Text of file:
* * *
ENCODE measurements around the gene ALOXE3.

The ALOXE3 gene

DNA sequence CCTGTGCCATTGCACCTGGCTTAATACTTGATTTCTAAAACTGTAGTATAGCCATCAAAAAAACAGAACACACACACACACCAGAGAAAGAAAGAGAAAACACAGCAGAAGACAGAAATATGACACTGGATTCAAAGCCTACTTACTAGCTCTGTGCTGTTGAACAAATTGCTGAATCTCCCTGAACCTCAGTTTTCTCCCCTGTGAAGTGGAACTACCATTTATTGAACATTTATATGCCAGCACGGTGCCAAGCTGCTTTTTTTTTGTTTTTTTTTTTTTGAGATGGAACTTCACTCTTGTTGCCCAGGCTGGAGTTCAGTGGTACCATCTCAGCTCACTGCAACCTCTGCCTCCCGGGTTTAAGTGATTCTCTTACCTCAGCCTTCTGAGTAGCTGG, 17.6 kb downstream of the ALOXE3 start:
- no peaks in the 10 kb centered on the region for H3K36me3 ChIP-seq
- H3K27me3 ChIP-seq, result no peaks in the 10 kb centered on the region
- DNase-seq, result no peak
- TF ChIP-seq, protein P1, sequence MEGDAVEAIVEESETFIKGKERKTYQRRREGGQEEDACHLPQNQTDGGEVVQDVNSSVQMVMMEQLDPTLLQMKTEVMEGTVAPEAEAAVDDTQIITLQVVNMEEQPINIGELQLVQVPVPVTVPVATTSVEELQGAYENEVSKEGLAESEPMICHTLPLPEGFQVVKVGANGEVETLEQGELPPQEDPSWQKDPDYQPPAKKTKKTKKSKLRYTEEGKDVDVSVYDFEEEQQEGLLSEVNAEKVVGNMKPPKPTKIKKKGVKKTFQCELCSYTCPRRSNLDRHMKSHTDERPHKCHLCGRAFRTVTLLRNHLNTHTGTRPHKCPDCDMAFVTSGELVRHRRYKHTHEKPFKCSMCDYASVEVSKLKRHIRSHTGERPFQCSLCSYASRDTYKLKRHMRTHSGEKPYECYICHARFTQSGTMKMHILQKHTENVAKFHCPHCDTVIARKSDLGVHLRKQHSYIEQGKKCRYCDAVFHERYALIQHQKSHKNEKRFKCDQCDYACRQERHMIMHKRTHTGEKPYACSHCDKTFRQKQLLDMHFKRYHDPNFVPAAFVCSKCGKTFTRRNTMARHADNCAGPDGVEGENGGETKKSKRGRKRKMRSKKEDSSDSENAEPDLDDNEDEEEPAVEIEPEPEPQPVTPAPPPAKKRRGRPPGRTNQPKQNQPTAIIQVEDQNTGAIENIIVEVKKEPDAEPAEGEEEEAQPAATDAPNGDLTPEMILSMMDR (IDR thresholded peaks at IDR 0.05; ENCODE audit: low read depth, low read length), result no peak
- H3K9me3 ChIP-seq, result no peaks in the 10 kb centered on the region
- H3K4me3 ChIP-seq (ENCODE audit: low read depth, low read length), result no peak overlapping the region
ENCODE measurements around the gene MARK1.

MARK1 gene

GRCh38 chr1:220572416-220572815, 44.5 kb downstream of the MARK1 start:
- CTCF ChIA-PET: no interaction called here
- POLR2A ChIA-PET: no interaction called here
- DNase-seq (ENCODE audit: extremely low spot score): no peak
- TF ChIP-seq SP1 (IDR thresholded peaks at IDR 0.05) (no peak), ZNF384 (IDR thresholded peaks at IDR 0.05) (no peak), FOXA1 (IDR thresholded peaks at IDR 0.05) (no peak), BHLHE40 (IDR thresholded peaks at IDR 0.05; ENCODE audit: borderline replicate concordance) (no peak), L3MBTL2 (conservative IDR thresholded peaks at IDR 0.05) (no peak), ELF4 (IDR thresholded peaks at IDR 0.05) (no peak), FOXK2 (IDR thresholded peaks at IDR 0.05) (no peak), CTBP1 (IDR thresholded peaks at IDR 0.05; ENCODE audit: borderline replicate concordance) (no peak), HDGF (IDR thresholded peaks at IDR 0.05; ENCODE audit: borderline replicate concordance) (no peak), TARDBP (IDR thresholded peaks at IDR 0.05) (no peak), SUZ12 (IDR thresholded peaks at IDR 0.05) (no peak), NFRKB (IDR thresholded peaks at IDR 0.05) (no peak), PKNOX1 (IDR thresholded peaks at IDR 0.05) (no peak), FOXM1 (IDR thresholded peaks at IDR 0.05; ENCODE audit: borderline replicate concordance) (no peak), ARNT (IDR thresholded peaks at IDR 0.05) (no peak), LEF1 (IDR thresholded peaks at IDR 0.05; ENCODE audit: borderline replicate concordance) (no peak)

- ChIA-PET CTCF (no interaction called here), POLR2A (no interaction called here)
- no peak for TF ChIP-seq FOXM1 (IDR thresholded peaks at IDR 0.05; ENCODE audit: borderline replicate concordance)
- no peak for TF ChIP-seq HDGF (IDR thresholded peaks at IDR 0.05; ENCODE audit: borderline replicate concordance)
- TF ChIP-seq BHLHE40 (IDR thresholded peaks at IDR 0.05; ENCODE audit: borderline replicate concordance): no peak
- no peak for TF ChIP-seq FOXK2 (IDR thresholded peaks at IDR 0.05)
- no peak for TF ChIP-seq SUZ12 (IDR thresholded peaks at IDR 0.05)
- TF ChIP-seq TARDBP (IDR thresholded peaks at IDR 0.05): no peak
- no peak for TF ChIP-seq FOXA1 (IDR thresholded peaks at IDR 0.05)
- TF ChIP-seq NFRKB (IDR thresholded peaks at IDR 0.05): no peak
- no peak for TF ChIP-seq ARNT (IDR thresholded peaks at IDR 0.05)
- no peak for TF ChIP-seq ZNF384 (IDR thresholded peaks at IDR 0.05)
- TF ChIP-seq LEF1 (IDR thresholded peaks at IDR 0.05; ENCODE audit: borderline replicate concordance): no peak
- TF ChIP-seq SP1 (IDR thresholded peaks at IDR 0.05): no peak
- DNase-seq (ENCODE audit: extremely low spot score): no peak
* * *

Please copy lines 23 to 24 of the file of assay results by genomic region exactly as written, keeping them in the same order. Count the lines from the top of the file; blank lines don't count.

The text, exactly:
- TF ChIP-seq TARDBP (IDR thresholded peaks at IDR 0.05): no peak
- no peak for TF ChIP-seq FOXA1 (IDR thresholded peaks at IDR 0.05)